Activists in Brazil are using geolocation tracking to track down people who use Facebook and Twitter to send ignorant and hateful messages. This campaign, known as “Racismo Virtual, Consequencias Reais” (“Virtual Racism, Real Consequences”), is helmed by a civil rights group called Criola. Their aim is to hold people accountable for their offensive online comments.
After using geolocation tracking to figure out where the tweets originate, Criola purchases advertising space near the location and publishes billboard-sized versions of the original post. While the perpetrator’s faces are blurred out, it still drives the point home.
Jurema Werneck, the founder of Criola, explained to the BBC that the campaign began after weather presenter Maria Julia Coutinho was subjected to ignorant comments and an alarming amount of verbal abuse on Facebook.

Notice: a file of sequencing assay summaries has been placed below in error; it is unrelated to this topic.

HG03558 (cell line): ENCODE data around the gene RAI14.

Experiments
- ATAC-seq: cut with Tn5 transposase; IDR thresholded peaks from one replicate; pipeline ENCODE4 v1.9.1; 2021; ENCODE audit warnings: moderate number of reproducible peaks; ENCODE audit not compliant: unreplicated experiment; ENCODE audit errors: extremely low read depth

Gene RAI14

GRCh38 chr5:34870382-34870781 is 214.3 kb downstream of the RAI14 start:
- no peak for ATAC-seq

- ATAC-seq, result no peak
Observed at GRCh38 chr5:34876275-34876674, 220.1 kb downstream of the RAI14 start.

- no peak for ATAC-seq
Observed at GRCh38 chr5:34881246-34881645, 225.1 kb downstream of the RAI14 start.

Click the images below to view (via Twitter).
“Those people think they can sit in the comfort of their homes and do whatever they want on the internet. We don’t let that happen. They can’t hide from us, we will find them,” Werneck said.
Virtual racism. Real consequences. Racist trolls in Brazil get publicly shamed in their own neighborhoods: https://t.co/cgaBvZMsz8
— AJ+ (@ajplus) December 1, 2015
Featured image via Twitter